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The Center for Inclusive Childcare logo
www.inclusivechildcare.org || Concordia University, College of Education
Cindy Croft, Director || croft@csp.edu || 651.603.6265

The Six Keys: Strategies for Promoting Children’s Mental Health in Early Childhood Programs is now available for sale at Amazon.com and also from the publisher at Sparrowmediagroup.com. If you are interested in buying the book, you can go to either website, it sells for $18.00. There is a companion training curriculum that is only available from SparrowMedia. This training curriculum is for people who want to use the book formatted into training workshops or conference workshops for their own trainings.

Publication and Book Information

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New Publication: Successfully Supporting All Children in Early Childhood Education Programs

The New York State Developmental Disabilities Planning Council (NYS DDPC) is pleased to announce the availability of a new publication.

In 2006, NYS DDPC sought articles from early care and education programs from across the State to document successful experiences related to:

This publication details promising strategies and approaches used by child care providers to include children with disabilities in early care and education programs.

Electronic copies of the publication can be obtained or hard copies can be requested by contacting Kerry Wiley, at DDPC, at 1-800-395-3372 or via email at kwiley@ddpc.state.ny.us.

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The Center for Inclusive Childcare logo
www.inclusivechildcare.org || Concordia University, College of Education
Cindy Croft, Director || croft@csp.edu || 651.603.6265

New book highlights siblings of children with disabilities

Allana Hayes, 20, is majoring in special education because she dreams of an ordinary life for her brother Brett, 16, who was born with a rare developmental disability. Her story is one of dozens in a new book "Who Asked Me: A Journal of Discovery and Sharing By and For Siblings of People with Developmental Disabilities," edited by Adele Bergstrom. Ms Bergstrom launched the project after reading an essay her daughter had written about her brother with Down syndrome. For more information or to order the book, visit Fraser’s website.

Working with Families: Rethinking Denial

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Working with Families: Rethinking Denial is a very thoughtful article that deals with what families go through in processing their understanding what life may be like for their child with a disability.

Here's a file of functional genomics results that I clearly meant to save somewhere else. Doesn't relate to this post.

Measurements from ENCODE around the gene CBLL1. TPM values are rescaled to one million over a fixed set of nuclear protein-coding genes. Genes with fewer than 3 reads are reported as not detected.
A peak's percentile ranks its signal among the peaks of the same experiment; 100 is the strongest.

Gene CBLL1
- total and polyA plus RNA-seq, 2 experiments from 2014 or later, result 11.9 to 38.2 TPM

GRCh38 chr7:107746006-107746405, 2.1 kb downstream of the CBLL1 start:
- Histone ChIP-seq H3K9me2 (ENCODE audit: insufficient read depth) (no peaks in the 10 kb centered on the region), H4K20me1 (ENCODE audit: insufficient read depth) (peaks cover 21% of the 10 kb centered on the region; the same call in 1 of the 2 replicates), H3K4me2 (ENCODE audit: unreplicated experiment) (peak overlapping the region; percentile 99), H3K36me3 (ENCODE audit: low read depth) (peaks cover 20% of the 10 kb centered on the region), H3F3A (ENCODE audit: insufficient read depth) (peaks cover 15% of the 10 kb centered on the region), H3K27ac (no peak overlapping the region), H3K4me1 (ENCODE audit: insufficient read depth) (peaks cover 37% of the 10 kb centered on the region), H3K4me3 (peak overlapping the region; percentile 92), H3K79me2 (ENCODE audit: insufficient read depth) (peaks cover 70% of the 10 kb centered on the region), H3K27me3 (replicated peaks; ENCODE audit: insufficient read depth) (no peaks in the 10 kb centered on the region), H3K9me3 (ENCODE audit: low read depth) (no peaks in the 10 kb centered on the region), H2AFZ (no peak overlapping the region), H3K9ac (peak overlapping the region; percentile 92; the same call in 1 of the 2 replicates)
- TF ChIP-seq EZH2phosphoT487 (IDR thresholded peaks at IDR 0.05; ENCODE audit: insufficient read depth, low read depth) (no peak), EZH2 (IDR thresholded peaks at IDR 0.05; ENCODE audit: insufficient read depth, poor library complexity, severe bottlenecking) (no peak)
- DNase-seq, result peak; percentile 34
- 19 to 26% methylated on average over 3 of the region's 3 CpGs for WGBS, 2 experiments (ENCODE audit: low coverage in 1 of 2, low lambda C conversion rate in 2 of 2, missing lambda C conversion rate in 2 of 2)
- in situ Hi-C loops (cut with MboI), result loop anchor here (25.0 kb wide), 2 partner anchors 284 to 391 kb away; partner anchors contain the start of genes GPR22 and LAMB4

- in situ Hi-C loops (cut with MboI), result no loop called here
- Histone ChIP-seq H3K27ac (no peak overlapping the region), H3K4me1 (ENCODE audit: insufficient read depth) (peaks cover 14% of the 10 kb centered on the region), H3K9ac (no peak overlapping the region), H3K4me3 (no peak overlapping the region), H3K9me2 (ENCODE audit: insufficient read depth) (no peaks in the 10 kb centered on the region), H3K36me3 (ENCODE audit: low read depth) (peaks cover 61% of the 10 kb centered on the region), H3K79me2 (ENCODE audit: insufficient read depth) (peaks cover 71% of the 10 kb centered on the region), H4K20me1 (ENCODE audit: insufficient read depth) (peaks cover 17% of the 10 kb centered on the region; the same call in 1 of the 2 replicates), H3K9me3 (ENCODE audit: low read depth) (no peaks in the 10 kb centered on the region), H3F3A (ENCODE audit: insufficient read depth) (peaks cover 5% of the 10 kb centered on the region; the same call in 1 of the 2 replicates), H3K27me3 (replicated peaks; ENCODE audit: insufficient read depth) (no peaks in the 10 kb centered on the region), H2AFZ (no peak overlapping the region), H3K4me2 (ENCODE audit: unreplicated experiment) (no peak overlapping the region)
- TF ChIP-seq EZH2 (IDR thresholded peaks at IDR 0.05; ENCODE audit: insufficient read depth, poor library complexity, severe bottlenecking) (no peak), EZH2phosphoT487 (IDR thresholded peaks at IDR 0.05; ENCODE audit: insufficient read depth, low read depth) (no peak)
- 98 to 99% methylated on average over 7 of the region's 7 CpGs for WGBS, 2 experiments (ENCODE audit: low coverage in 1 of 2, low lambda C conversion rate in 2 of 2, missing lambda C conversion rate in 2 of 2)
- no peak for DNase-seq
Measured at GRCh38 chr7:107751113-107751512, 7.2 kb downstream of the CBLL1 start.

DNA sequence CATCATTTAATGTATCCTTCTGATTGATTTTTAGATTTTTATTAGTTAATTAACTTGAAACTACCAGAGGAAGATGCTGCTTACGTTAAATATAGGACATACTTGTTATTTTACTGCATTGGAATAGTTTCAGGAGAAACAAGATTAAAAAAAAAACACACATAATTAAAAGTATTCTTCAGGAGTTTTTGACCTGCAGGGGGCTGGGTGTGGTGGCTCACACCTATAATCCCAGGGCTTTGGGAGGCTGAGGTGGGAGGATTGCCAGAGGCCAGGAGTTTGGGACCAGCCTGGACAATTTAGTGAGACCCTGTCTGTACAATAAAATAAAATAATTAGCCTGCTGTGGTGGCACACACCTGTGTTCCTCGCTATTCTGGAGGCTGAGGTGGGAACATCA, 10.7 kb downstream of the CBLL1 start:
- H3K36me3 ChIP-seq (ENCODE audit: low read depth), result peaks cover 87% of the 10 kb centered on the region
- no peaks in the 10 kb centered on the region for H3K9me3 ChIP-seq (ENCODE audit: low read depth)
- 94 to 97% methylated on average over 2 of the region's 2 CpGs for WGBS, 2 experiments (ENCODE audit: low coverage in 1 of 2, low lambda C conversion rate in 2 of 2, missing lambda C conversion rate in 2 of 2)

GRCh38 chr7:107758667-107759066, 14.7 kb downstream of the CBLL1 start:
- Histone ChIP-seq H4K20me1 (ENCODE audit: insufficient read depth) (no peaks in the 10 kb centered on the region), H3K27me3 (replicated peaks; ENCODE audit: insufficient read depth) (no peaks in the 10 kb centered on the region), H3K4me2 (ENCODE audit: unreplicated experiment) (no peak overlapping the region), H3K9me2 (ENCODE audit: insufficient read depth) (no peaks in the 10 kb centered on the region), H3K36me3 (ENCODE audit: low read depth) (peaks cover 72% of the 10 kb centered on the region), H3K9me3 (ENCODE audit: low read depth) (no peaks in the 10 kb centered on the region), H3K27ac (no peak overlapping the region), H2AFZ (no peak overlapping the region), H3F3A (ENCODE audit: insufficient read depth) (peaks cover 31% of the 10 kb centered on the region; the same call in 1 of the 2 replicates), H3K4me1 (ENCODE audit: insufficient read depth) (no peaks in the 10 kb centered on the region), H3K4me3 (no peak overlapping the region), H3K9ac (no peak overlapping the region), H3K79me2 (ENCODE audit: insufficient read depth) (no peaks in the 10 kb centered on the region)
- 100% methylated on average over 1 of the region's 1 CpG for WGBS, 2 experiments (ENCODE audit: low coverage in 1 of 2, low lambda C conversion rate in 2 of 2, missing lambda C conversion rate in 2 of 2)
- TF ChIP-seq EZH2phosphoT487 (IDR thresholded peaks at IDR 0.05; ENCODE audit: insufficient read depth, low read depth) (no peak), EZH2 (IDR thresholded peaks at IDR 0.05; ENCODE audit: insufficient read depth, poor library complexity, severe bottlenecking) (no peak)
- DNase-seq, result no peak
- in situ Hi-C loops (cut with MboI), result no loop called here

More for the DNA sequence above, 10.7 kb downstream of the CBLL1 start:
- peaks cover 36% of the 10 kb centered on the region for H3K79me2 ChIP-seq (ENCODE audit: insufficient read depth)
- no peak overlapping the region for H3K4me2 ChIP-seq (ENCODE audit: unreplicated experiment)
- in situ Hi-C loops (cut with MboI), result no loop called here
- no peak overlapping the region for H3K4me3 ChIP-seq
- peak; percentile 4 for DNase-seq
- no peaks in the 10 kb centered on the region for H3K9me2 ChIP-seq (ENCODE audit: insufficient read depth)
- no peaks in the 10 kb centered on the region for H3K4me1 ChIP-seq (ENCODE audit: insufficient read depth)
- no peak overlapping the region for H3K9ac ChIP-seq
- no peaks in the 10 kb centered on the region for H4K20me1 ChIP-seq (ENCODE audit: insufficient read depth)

What professionals have long thought of as the grief process, including the step of denial, may not be useful when working with families. As the authors assert, “Even today, with research supporting well-planned and effective interventions, no one can accurately know or precisely predict what children with disabilities will accomplish and become in their future. Still, some professionals characterize parents as “in denial” when they think the parents do not accept their child’s disabilities and limitations.

It is important to explore the implications of the well-worn phrase “in denial,” and to begin a discussion on reframing the concept of denial.” The authors go on to offer five important strategies for supporting families as they go through the early intervention process, including:

Helen Keller’s mother refused to put her daughter in an asylum; she believed someone could help her. Some people probably said she was in ‘denial,’ but Katie Keller continued to hope for the best outcomes for her child. We may need to rethink denial in the context of hope.
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The Center for Inclusive Childcare logo
www.inclusivechildcare.org || Concordia University, College of Education
Cindy Croft, Director || croft@csp.edu || 651.603.6265

Challenging Behaviors in Child Care

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When challenging behaviors happen in child care, facilitating the responses of the children, parents, and staff in a program can also be challenging, but is a responsibility of a leader or primary caregiver that cannot be ignored or put on a back burner. Some of these behaviors can include a child biting another child, hitting or scratching or using other forms of aggression. If a child’s behaviors are not addressed respectfully and immediately, they will escalate. You also need to assure that all staff communicating to a family are on the same page, consistent in philosophy and recommendations…

View the article written by Chris Bentley

The Center for Inclusive Child Care’s Somali Project

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The Center for Inclusive Child Care (CICC) has been working with the Somali community in Minnesota for the past three years and during that time has trained ten Somali native speakers using the Project EXCEPTIONAL (PE) Curriculum. The CICC has a Somali training coordinator, Huda Farah, who works with these trainers and provides technical assistance. These trainers have been consistently delivering the PE training to the Somali community over the past three years. For the past two years the CICC has provided a Somali track in its annual “Together We Can” Inclusion Institute conference.

The newest development coming from the CICC’s Somali Project is a new video produced for the Somali community. This video is titled: A Guide to Developmental Milestones, Red Flags, Early Intervention and Inclusion of Children With Special Needs.

Huda Farah, the CICC Somali Training Coordinator has written a comprehensive introduction to this video. This article contains detailed information regarding the cultural barriers and challenges facing Somali families of children who have special needs and highlight the role of the new CICC video. Read the article by Huda Farah . If you would like ordering information for the video, A Guide to Developmental Milestones, Red Flags, Early Intervention and Inclusion of Children With Special Needs contact Cindy Croft at the Center for Inclusive Child Care via email or phone: (651)603-6265.